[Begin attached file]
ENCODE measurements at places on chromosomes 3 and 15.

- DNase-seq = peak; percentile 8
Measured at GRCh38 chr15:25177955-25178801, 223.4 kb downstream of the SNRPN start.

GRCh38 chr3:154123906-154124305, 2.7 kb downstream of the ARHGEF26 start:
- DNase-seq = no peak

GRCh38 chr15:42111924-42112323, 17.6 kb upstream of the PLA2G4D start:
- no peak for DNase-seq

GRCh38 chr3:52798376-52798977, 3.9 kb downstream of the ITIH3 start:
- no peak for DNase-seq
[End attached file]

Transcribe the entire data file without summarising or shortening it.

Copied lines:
ENCODE measurements at places on chromosomes 3 and 15.

- DNase-seq = peak; percentile 8
Measured at GRCh38 chr15:25177955-25178801, 223.4 kb downstream of the SNRPN start.

GRCh38 chr3:154123906-154124305, 2.7 kb downstream of the ARHGEF26 start:
- DNase-seq = no peak

GRCh38 chr15:42111924-42112323, 17.6 kb upstream of the PLA2G4D start:
- no peak for DNase-seq

GRCh38 chr3:52798376-52798977, 3.9 kb downstream of the ITIH3 start:
- no peak for DNase-seq